Bloom Description: Pure white, cup-shaped, upward-facing flowers bloom from April to June.
Growth Habit & Shape: Whorled, deeply lobed leave are highly ornamental, similar to geranium. Spreads aggressively by rhizome and seed.
Soil Preferences: Prefers circumneutral pH (6.8-7.2) soil, but is also adapted to more acidic New England soils. Thrives in organically rich, moist soils.
Root Description: This species is rhizomatous, but the roots can seem small and insignificant compared to the fast-moving, adaptable and hardy nature of the plant.
Garden Uses: Can be used for naturalizing; in stands of larger perennials like penstemons, milkweeds, asters, goldenrods, mountain mints, etc.; Also works well with spring ephemerals in between shrubs in place of mulch, or under a more open and high, mature tree canopy mixed with other understory plants.
Best Management & Maintenance: This plant is extremely low maintenance; foliage makes it beautiful all through the growing season. Weed out from wherever it is not wanted, though it can be a challenge to eradicate from an area where it is already established. It doesn't take via transplant as well as it does through spreading and self-seeding.
Common Problems: typically none.
Ornamental Value: Very attractive, deep green foliage. Flower is relatively large, and fields or mats of this plant are stunning when the entire space is in bloom.
Wildlife Benefits: Host plant for the veiled ear moth (Loscopia velata) and the one-lined Sparganothis (Sparganothis unifasciana). Also provides pollen to a wide variety of native bees.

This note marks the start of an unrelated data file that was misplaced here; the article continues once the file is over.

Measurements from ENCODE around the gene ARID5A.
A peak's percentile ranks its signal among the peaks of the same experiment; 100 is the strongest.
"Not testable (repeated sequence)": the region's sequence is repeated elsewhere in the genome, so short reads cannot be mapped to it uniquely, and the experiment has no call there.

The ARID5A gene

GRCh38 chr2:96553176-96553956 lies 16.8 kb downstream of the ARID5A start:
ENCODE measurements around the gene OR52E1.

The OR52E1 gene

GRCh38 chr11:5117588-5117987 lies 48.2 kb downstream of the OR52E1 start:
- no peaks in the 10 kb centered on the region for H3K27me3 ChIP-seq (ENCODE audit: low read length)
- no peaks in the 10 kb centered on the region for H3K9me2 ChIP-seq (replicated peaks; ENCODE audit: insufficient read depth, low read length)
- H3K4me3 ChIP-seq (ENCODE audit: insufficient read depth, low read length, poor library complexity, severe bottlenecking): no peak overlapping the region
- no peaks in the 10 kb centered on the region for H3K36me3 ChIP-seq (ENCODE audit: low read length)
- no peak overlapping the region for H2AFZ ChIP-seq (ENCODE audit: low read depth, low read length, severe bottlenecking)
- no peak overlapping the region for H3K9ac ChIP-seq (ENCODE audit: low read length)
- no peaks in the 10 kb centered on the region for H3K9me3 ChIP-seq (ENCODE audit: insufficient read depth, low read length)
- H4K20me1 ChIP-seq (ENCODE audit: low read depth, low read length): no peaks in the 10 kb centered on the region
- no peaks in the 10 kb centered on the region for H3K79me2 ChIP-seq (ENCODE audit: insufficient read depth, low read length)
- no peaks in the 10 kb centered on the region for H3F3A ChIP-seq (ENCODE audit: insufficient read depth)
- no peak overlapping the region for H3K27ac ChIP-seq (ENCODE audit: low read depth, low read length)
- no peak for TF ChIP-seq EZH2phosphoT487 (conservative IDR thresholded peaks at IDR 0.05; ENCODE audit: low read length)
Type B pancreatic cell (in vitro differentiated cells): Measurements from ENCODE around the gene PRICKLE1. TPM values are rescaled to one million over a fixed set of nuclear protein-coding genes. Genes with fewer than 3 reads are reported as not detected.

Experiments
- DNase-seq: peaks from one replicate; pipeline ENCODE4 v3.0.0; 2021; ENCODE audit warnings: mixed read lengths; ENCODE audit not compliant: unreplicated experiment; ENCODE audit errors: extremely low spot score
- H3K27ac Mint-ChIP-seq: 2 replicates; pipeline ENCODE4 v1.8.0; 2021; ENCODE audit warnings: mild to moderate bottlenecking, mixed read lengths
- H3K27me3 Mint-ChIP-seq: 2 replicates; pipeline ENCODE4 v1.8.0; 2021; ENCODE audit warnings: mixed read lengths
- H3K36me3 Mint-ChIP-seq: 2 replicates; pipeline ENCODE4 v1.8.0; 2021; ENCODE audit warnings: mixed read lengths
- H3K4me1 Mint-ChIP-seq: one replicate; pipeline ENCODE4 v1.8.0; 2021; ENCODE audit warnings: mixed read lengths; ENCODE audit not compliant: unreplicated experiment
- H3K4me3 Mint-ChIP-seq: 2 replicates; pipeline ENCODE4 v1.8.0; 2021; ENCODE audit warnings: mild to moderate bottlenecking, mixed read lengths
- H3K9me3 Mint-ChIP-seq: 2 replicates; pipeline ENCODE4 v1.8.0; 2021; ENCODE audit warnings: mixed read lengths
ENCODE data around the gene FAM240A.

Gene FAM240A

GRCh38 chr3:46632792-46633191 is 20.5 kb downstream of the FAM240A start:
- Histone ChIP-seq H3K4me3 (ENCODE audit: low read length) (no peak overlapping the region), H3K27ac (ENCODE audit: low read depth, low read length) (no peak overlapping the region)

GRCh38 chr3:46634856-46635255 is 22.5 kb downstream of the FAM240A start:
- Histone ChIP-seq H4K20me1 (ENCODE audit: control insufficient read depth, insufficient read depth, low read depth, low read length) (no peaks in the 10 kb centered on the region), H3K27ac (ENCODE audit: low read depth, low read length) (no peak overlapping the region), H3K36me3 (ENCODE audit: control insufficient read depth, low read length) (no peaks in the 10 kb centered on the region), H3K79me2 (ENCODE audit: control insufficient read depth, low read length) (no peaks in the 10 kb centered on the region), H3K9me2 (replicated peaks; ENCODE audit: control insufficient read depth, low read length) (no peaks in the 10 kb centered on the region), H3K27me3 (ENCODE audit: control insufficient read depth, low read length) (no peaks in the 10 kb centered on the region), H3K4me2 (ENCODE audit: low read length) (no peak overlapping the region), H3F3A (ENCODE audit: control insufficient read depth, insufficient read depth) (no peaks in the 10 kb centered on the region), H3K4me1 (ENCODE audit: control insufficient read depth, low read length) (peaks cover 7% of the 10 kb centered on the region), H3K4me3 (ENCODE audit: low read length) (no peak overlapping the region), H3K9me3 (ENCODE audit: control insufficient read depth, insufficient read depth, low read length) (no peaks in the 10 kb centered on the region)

Other Practical/Environmental Benefits: Useful for erosion control. Attracts predatory and parasitoid wasps that prey on common insect pests.
Use in place of: lawn, barberry, Japanese Pachysandra, Vinca, mulch.
Per the Flora of North America, found in “damp thickets, meadows, wet prairies, lake shores, streamsides, clearings, occasionally swampy areas[...]”
Response to Disturbance: Though aggressive in optimal condition, opinions regarding this plant's successional status differ across its geographic range. Stands are reduced by repeated mechanical damage (trampling), but plants re-sprout from remaining rhizomes.
Native State Distributions:
Canada: AB, BC, MB, NB, NF, NS, NT, NU, ON, PE, QC, SK
USA: CO, CT, DC, IA, IL, IN, KS, KY, MA, MD, ME, MI, MN, MO, MT, ND, NE, NH, NJ, NM, NY, OH, PA, SD, TN, VA, VT, WI, WV, WY
Wetland indicator status: [WETLAND INDICTOR]
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